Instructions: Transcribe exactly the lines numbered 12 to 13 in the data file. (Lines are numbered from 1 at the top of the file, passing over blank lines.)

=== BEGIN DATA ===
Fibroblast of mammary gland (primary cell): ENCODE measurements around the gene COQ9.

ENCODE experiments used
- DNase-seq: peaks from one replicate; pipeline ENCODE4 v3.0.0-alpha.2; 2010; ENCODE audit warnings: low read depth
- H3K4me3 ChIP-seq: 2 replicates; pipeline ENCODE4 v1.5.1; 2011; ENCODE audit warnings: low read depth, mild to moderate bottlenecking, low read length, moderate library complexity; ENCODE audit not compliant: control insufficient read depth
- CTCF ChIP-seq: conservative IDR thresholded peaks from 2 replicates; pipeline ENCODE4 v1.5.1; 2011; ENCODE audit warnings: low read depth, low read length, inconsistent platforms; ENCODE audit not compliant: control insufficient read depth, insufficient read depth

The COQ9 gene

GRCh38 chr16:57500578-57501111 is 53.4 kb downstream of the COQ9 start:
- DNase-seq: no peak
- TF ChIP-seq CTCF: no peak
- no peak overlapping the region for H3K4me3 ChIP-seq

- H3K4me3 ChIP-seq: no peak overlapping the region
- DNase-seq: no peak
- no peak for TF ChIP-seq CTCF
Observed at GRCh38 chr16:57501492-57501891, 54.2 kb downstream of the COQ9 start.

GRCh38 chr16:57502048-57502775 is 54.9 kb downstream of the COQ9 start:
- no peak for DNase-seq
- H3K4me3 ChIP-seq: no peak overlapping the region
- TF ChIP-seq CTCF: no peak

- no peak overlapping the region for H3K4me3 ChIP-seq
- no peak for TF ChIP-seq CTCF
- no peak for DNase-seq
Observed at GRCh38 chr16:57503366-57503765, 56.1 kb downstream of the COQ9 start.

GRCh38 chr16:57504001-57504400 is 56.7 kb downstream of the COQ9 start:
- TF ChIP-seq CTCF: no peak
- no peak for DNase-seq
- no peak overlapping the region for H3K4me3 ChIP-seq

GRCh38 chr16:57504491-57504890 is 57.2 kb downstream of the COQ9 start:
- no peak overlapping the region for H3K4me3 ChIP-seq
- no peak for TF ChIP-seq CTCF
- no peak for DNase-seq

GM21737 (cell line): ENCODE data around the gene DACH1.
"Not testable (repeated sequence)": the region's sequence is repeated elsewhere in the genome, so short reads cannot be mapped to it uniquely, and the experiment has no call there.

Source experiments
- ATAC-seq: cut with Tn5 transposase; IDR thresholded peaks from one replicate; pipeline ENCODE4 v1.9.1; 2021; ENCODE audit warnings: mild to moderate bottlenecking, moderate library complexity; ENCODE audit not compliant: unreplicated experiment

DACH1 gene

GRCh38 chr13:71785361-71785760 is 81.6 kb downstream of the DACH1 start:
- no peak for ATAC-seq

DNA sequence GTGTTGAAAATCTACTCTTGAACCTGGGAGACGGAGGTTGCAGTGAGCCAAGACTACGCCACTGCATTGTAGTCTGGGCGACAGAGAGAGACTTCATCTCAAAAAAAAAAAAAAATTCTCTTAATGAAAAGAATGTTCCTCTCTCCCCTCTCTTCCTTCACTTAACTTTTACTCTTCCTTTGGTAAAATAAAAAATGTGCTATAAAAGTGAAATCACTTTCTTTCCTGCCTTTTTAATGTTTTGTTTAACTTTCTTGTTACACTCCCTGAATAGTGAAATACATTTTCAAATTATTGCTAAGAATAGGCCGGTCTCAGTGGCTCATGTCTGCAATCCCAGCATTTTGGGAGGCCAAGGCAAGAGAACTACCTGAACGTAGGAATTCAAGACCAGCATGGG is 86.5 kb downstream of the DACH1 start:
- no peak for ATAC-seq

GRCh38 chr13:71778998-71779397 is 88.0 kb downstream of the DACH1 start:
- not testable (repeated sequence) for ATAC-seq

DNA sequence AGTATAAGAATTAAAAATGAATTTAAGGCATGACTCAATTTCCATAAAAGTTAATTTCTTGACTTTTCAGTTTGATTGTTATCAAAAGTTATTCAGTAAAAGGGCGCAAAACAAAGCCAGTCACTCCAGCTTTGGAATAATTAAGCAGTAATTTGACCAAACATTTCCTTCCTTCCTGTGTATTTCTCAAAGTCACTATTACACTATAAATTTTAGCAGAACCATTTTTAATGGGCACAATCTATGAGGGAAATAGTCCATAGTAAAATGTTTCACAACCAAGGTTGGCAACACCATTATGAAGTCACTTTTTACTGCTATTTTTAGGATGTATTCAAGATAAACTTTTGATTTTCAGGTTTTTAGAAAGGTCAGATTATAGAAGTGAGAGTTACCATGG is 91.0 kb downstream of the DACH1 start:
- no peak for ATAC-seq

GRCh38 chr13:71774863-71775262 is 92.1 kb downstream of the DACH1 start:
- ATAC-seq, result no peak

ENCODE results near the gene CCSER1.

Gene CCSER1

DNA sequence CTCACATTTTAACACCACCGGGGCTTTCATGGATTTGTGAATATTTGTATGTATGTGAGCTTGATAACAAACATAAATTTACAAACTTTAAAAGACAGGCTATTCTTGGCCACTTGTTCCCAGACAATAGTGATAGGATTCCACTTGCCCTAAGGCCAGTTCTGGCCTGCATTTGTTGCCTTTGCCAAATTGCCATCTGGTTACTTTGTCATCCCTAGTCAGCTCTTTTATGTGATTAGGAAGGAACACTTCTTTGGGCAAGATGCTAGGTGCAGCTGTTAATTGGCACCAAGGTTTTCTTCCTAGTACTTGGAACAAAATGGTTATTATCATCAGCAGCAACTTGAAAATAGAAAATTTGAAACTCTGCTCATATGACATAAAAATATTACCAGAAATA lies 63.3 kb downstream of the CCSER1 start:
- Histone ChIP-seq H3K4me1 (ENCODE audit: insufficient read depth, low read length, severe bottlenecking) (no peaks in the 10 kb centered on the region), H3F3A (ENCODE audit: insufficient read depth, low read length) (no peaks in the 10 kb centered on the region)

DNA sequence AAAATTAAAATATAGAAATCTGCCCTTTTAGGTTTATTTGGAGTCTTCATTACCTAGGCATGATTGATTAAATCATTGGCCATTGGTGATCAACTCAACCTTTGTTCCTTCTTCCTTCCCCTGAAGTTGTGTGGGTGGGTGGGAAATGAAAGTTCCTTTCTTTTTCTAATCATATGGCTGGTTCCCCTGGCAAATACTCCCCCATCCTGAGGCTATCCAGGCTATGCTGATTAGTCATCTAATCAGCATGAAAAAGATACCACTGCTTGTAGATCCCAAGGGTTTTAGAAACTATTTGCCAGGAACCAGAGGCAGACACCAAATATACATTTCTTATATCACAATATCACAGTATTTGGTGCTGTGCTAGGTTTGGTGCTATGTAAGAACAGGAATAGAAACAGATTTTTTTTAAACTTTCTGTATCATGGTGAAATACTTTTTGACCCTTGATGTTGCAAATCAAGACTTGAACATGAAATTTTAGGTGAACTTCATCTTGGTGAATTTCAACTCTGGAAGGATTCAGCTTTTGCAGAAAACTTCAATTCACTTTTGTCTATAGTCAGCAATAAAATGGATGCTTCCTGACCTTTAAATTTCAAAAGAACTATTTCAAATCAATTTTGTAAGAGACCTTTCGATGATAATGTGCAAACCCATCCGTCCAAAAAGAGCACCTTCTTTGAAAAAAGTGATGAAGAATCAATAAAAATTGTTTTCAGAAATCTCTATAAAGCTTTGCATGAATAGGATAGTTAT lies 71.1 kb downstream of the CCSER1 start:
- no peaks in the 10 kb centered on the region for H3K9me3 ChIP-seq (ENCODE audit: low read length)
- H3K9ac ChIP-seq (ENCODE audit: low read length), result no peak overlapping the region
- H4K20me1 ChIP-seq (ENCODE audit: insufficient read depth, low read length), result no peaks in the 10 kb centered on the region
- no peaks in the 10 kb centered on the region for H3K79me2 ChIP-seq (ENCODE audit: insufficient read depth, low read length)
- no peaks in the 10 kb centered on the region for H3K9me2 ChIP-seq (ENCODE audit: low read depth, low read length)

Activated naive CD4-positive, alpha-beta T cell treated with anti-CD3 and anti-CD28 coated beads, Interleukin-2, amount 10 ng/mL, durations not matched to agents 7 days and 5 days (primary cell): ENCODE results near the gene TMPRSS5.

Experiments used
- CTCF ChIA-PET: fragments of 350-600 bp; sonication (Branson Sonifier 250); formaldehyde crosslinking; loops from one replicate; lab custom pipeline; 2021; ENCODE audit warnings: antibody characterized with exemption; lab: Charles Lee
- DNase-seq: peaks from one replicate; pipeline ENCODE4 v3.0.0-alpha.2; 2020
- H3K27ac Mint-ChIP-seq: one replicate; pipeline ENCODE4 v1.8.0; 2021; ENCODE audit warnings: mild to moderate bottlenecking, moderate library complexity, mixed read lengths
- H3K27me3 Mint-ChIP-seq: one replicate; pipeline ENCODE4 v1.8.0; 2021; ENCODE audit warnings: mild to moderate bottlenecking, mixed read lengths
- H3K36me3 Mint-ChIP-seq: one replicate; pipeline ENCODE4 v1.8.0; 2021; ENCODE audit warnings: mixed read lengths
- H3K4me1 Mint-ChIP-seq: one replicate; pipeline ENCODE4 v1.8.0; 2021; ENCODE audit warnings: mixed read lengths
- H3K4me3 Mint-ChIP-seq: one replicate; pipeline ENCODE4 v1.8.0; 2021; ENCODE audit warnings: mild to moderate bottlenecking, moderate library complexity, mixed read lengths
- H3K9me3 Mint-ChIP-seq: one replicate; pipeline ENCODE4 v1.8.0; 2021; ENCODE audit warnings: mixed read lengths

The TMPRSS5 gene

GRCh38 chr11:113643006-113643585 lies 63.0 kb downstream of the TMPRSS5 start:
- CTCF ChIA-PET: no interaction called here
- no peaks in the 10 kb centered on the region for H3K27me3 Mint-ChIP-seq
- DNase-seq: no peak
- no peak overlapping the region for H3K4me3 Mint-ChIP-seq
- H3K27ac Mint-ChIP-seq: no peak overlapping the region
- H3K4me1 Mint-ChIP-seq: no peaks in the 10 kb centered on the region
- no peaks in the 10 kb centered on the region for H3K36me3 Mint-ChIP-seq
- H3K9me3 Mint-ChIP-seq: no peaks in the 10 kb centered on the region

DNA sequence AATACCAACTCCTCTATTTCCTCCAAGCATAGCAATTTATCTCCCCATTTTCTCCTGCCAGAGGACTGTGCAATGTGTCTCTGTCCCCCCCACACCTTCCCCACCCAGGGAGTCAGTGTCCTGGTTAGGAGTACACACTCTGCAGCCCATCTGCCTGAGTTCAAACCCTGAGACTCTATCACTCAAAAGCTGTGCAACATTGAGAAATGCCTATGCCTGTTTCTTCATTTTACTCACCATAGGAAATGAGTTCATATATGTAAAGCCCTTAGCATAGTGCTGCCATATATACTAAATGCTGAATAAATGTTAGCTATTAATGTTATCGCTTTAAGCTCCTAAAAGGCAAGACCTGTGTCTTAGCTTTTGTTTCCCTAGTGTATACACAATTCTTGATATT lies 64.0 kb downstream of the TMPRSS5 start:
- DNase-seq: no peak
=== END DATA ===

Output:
- DNase-seq: no peak
- no peak for TF ChIP-seq CTCF